Unusually High Water Bill? A Plumbing Leak Could Be The Reason

Nowadays, while it may seem obvious to attribute your increased monthly water bill to working more from home, your kids’ virtual/hybrid homeschooling, or a week-long houseguest, there could always be an apparent or underlying water leak that needs attention and repair. First, check to make sure your water rates haven’t increased. Then, a bit of detective work could save you money and frustration if an untreated plumbing leak worsens. Check out the list below to make sure all of your home’s systems are continuing to function – leak free.

Check Your Water Meter

When no one is using any water in the home, your water meter’s flow indicator (needle rotating clockwise) will stop rotating. The leak indicator (small spinning rectangle or cog) measures the very slow flow of water. If the leak indicator continues to rotate when no one is using any water, it presumably indicates a leak. Write down the meter register number of gallons used and wait 10-20 minutes. If this number has increased, you may have a hidden water leak or running toilet. 

Checking For Leaks

Shut off the valves to each of your plumbing fixtures one by one, and check the leak indicator and register number after each shutoff. If closing a valve stops the indicator from moving or slows even more, you have found a leak. Once the leak is repaired, use the indicator again to check for additional leaks.

  1. Running toilets can waste up to 200 gallons a day. Use the sound check method to hear for a sporadic or continual flushing noise, water dripping/draining or hissing noise. You can also add food coloring to the toilet tank & wait 20-30 minutes to check to see if dyed tank water is leaking into the toilet bowl.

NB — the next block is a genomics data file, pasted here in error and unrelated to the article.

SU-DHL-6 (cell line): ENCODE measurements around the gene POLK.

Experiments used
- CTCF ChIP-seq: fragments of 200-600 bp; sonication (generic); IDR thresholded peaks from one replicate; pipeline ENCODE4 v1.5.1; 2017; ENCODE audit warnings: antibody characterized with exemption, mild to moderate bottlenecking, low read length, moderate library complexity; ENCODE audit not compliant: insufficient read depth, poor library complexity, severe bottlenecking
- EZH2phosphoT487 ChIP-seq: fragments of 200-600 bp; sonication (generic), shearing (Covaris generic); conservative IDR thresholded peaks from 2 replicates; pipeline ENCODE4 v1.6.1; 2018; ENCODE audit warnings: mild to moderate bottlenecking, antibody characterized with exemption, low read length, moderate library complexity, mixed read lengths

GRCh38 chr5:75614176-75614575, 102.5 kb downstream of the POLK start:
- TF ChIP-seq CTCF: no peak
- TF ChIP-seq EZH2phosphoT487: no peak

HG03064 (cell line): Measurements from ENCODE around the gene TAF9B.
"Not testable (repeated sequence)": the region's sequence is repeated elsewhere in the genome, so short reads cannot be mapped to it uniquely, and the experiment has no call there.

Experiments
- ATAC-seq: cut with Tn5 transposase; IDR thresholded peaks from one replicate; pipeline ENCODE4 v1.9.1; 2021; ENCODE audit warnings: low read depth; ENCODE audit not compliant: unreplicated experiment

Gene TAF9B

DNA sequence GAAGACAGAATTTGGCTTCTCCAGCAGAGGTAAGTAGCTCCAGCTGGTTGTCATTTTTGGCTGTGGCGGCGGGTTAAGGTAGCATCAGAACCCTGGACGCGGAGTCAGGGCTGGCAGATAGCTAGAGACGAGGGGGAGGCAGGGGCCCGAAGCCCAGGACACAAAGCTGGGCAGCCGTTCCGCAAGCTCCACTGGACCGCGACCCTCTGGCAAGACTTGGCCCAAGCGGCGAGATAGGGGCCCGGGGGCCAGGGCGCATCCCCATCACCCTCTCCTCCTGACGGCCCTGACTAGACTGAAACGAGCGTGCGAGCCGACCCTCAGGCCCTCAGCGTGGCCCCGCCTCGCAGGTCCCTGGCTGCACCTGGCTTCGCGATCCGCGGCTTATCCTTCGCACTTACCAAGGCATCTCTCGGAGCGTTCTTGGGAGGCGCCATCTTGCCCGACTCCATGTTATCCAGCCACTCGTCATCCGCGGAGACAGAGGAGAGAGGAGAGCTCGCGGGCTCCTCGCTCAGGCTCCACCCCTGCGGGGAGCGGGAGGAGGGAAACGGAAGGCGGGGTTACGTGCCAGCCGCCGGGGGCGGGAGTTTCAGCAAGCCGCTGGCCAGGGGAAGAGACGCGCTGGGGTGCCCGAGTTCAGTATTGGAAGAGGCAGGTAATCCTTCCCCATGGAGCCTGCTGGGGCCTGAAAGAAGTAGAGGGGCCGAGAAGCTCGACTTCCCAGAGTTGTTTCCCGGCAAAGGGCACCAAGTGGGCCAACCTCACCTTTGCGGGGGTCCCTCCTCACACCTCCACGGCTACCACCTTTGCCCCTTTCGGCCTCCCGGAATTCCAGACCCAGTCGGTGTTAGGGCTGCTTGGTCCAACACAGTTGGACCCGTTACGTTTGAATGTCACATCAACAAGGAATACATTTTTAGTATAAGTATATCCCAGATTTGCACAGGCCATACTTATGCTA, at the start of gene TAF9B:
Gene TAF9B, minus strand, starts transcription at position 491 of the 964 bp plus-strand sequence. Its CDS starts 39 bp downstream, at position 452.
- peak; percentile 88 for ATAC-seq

2. Leaky faucets & fixtures that leak about one drip per second can waste 5+ gallons a day. Simply do a visual check of your faucets, showerheads, washing machine, dishwasher and shut-off valves. Also, check the tub/shower plumbing behind the wall through your access panel. And, don’t forget to step outside and make sure your hose bibb & spigot aren’t leaking. If necessary, place a cup underneath the fixture and check back to see if any water has accumulated.
  3. While you are outside, check your irrigation system. A loose joint or line crack could allow water to leak even when the system is off. Check for pooling water or patches that are lusher than its surrounding.
  4. If you have a water softener, the system periodically backwashes with fresh water to regenerate. Your backwash valve can get stuck in the open position which causes water to be continuously wasted into the sewer system.
  5. HVAC malfunctioning – faulty furnace humidifiers, leaking water heater and boilers, disconnected ducts and incorrect thermostat connections or lack of maintenance can add to your water consumption.
  6. Compromised plumbing inside walls causing water damage. Check for visible puddles and/or wet carpet near a wall, mold and/or mildew, water spots or discoloration on walls/ceilings, peeling/bubbling paint or wallpaper, musty smells.
  7. Faulty water meter. 

If you are experiencing any issues with any of your plumbing, please give us a call or click on the correct link below.